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Livelihoods

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Artturi Kannisto 1905-1906. © National Board of Antiquities, Finland.

In the Arctic tundra the Khanty and Mansi adopted reindeer herding from the neighbouring Nenets. In the early 1900s 400-head herds of reindeer were becoming a rare sight, but in the mid-1800s many herders had up to 5,000 reindeer. Reindeer nomads would travel from one pasture to another with their herd.

Nikolay Garin 1980-1990. © National Board of Antiquities, Finland.

UT Sirelius 1898-1900. © National Board of Antiquities, Finland.

Hunting and fishing were the main sources of food and income in the forest zone and along big rivers. The winter was the busiest hunting season, with the family staying home and the man and his dogs making hunting trips that would last several weeks. The most important game animal was the squirrel. Squirrel skins were used as currency − as money. At the turn of the 19th and 20th centuries a male reindeer cost 100 squirrels at the Vakh River.

UT Sirelius 1898-1900. © National Board of Antiquities, Finland.

The hunter is just about to leave for the woods. His dog is still asleep and reluctant to get up. It probably remembers the long journey of the day before and suspects it will have to pull a heavy sled again. But the dog is wrong. There seem to be squirrels left in the area and the man has decided to spend at least one more night here. The saucepan is left hanging on the fire pit and the skis are up in the tree because there is so little snow it is fine to go about on foot. He need not worry about his supplies because there are no thieves around here. Even the bear that likes to sniff around people's food is already deep in hibernation. Only the wolverine may cause some bother, and because of that the food is either hidden underground with a weight on top or hung up in a tree. (UT Sirelius)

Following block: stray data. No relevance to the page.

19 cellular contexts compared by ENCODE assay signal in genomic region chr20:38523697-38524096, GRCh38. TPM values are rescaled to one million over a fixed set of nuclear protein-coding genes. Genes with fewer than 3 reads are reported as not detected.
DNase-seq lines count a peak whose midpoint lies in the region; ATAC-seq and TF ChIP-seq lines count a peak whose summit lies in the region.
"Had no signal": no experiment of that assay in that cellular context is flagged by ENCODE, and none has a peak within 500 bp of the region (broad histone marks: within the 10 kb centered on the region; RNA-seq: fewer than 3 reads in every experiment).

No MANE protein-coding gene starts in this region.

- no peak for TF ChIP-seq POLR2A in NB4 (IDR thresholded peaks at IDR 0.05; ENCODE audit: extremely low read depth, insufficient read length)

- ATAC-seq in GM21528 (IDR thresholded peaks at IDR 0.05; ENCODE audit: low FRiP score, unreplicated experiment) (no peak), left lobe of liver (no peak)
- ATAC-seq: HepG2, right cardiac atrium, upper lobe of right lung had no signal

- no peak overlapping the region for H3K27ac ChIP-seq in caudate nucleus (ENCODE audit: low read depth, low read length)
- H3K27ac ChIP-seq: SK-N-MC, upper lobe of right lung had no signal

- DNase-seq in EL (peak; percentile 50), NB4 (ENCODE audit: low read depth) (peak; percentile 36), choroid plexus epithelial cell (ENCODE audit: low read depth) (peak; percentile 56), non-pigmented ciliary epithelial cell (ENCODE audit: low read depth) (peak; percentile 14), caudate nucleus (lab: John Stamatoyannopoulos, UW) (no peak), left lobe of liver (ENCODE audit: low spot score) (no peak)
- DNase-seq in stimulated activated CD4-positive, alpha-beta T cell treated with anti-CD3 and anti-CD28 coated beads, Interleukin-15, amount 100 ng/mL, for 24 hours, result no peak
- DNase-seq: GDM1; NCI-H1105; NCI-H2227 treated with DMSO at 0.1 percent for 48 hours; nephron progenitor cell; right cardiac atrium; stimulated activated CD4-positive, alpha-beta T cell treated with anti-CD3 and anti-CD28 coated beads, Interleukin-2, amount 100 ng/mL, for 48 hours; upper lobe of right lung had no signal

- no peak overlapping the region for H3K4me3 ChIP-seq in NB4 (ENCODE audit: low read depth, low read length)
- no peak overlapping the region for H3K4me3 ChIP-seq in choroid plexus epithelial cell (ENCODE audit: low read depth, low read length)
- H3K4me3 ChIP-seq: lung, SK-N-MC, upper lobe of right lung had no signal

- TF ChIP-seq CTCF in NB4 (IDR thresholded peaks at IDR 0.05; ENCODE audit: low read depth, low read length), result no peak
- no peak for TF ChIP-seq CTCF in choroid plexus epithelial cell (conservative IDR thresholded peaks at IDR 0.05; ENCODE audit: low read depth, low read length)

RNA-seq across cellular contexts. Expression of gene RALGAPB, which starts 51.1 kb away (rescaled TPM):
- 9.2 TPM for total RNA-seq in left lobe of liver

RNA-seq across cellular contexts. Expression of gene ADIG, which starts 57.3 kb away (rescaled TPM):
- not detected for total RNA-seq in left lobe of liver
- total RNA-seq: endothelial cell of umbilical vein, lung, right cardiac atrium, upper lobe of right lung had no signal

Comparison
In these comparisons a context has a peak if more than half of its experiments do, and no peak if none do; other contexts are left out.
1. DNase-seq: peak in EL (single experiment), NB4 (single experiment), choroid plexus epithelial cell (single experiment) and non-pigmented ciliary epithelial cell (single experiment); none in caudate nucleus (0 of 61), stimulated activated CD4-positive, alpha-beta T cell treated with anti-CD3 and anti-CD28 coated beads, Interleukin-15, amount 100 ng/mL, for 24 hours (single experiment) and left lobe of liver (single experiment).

UT Sirelius 1898-1900. © National Board of Antiquities, Finland.

The bow was still used for a long time alongside firearms to hunt for squirrels and mallards. The bow was glued together using three types of wood: birch for the back, a special type of pine for the belly and bird cherry for the nocks at the ends. The string was made from nettle. Although the bow was thin, it was made very stiff by coating it with sap and roasting it by the fire. Khanty in the Vakh area say their ancestors' bows were so rigid even Yermak's Cossacks could not pull them by hand and had to use their feet to help. Practice began as a child. The only toy boys would have was a bow, and its rigidity was gradually adjusted to his increasing strength. It is told that a good shot by a skilled Khanty hunter could send the arrow through two deer at a time.
(UT Sirelius)

UT Sirelius 1898-1900. © National Board of Antiquities, Finland.

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